Lesson 02.02

Logical Absolutes

 

   

     Logical absolutes are the building blocks of discussion and analysis.  When seeking to establish truth, all of our thinking must include the position that there are absolute truths. We cannot have a rational discussion if there are no logical absolutes because then our thinking would be self-contradictory. As stated in the previous lesson (Three Laws of Logic), if I were to contradict myself in a conversation, you would be right in pointing out that I had made a mistake. Your observation would be accurate because of the law of non-contradiction. (It is a law, not a recommendation) This is important for us to understand because rationality, discovering truth, establishing truth, exposing error, etc., cannot be done if we are illogical.
     Critical thinking, debate, exposing faulty thinking, etc., presupposes the existence of logical absolutes.  This does not mean that all people who try and be logical are aware that they are necessarily presupposing the existence of logical absolutes.  But rational discussion is based upon these absolutes -- whether or not a person acknowledges it. 
     Without a standard of rationality, we cannot expose what is irrational. Whether or not someone recognizes this presupposition is irrelevant to the fact that the foundation of rationality is built upon absolute truth and logical absolutes. We cannot have a rational discussion if truth is relative. I remember having a conversation with someone who told me that truth was relative to the individual and that there were no such things is logical absolutes. I then responded with the sentence "Blue sleeps faster than Wednesday." I waited for his response. After a bit he finally asked me what I was saying? I responded with something like, "I fly in grass colored fishing barks." Of course, he made the comment that I was making absolutely no sense, whereupon I responded that he was correct. If everything is relative, I told him, then our conversation would have no meaning. I told him that in order to have rational dialogue we have to have a common truth, common absoluteness.  If we don't have this we can have no dialogue.  Therefore, in order to have a rational discussion, we must assume that there are principles of logic on which we base discussions, point, counterpoint, etc.. I mentioned logical absolutes several times to which he replied, "What are logical absolutes?"

Logical Absolutes

     Logical absolutes are logical truths that are absolute. In other words, they are always true, everywhere, all the time. An example would be, "Something cannot bring itself into existence." We know this is true because if something does not exist, it cannot have any attributes and would not be able to perform any action. Bringing something into existence is in action. But if something does not exist, it does not have any attribute by which it might perform an action. If it can't perform an action, nothing can be accomplished and it could not bring itself in the existence. We can then see that the statement "something cannot bring itself into existence" is an absolute truth.
     Another example of a logical absolute is the statement, "Something cannot be itself and not itself at the same time in the same sense." This should remind you of the law of non-contradiction. Normally, when I bring this up to people who deny that there is such a thing as absolute truth, I then remind them that if they were to point out that I was being self-contradictory later, that they would have no right of asserting such an absolute truth if the law of non-contradiction was not valid. I tell them that they presuppose the validity of logical absolutes in order to have a rational discussion and to deny logical absolutes is, ultimately, irrational.  Therefore, if they say there is no absolute truth, then they undermine the very foundation of that person's own argument.  Besides, to say that there is no absolute truth is an absolute statement of truth.  The statement would be self-contradictory, therefore to say that there is no absolute truth cannot be a true statement.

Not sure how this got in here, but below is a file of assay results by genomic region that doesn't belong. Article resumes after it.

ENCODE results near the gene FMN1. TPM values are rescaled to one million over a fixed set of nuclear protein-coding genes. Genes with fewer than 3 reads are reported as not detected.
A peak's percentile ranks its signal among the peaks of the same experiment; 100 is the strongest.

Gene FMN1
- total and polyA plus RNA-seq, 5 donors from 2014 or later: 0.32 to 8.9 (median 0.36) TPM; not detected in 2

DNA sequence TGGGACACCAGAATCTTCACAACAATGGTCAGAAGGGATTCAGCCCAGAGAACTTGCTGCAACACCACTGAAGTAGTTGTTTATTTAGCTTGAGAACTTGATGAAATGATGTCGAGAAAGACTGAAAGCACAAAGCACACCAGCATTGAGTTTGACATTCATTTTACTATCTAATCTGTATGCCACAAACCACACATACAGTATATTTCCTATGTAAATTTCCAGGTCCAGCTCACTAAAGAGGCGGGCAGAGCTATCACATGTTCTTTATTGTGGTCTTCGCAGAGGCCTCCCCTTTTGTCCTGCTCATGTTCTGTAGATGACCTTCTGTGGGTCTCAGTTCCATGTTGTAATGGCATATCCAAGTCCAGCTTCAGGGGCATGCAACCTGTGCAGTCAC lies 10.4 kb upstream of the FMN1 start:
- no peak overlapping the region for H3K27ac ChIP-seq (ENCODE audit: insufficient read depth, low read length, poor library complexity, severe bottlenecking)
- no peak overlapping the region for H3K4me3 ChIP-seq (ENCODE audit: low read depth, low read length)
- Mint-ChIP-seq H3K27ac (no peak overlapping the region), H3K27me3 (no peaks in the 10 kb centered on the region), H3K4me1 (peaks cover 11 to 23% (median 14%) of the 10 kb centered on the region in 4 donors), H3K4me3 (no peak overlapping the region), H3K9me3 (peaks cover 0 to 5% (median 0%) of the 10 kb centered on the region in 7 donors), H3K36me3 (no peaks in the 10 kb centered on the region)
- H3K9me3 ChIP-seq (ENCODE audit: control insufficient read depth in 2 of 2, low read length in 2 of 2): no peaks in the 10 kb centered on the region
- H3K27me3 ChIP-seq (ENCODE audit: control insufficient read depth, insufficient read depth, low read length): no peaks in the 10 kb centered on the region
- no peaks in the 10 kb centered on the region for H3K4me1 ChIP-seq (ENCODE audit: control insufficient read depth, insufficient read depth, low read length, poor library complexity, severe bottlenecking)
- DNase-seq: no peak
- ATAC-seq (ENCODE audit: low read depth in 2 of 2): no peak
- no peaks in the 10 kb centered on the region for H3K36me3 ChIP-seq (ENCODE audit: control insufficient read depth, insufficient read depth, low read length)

Do you see how important this is? What I often do with people, usually relativists and atheists, is to undermine their system of thinking. A relativist, for example, says that all points of view are equally valid. But how is that possible if one point of view contradicts another point of view?  Both points of view cannot be correct if they are mutually exclusive. This would violate the law of non-contradiction. An atheist, on the other hand, cannot account for the laws of logic because if there is no absolute mind (God) we cannot have absolute logic. (More on this in the next lesson). By undermining the presuppositions of an atheist (and a relativist), it is far easier to unravel his arguments.
     Please understand that rational thought presupposes absolute truth.  We cannot have a basis for rational discussion without absolute truths -- and these absolute truths include logical absolutes.  If there were no such things as logical absolutes, then everything would be relative and no real truth could be established.

 

------------------------ Focus Points ------------------------

  1. In order to have rational dialogue, we must assume that there are absolute truths.
  2. We cannot have rational dialogue without presupposing logical absolutes.
  3. If there were no such things as logical absolutes, then everything would be relative and no truth could be established.

 


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